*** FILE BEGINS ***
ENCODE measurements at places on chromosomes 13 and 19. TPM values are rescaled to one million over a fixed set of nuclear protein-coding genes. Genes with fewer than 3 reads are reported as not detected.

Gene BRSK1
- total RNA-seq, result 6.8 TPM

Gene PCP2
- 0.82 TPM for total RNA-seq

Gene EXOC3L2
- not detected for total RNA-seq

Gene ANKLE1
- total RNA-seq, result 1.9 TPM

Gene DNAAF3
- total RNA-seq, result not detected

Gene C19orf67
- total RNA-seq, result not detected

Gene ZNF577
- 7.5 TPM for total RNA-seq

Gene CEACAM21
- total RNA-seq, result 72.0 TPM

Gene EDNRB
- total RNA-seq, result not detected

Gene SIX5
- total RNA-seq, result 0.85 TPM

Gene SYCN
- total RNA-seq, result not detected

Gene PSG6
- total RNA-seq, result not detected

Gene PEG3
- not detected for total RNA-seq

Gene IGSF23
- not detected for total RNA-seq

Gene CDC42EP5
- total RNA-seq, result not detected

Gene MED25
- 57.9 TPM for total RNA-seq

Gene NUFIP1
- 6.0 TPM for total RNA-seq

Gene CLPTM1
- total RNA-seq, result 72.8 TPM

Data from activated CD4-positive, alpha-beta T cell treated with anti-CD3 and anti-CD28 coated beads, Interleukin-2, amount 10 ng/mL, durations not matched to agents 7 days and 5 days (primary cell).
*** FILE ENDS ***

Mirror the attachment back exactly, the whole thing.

ENCODE measurements at places on chromosomes 13 and 19. TPM values are rescaled to one million over a fixed set of nuclear protein-coding genes. Genes with fewer than 3 reads are reported as not detected.

Gene BRSK1
- total RNA-seq, result 6.8 TPM

Gene PCP2
- 0.82 TPM for total RNA-seq

Gene EXOC3L2
- not detected for total RNA-seq

Gene ANKLE1
- total RNA-seq, result 1.9 TPM

Gene DNAAF3
- total RNA-seq, result not detected

Gene C19orf67
- total RNA-seq, result not detected

Gene ZNF577
- 7.5 TPM for total RNA-seq

Gene CEACAM21
- total RNA-seq, result 72.0 TPM

Gene EDNRB
- total RNA-seq, result not detected

Gene SIX5
- total RNA-seq, result 0.85 TPM

Gene SYCN
- total RNA-seq, result not detected

Gene PSG6
- total RNA-seq, result not detected

Gene PEG3
- not detected for total RNA-seq

Gene IGSF23
- not detected for total RNA-seq

Gene CDC42EP5
- total RNA-seq, result not detected

Gene MED25
- 57.9 TPM for total RNA-seq

Gene NUFIP1
- 6.0 TPM for total RNA-seq

Gene CLPTM1
- total RNA-seq, result 72.8 TPM

Data from activated CD4-positive, alpha-beta T cell treated with anti-CD3 and anti-CD28 coated beads, Interleukin-2, amount 10 ng/mL, durations not matched to agents 7 days and 5 days (primary cell).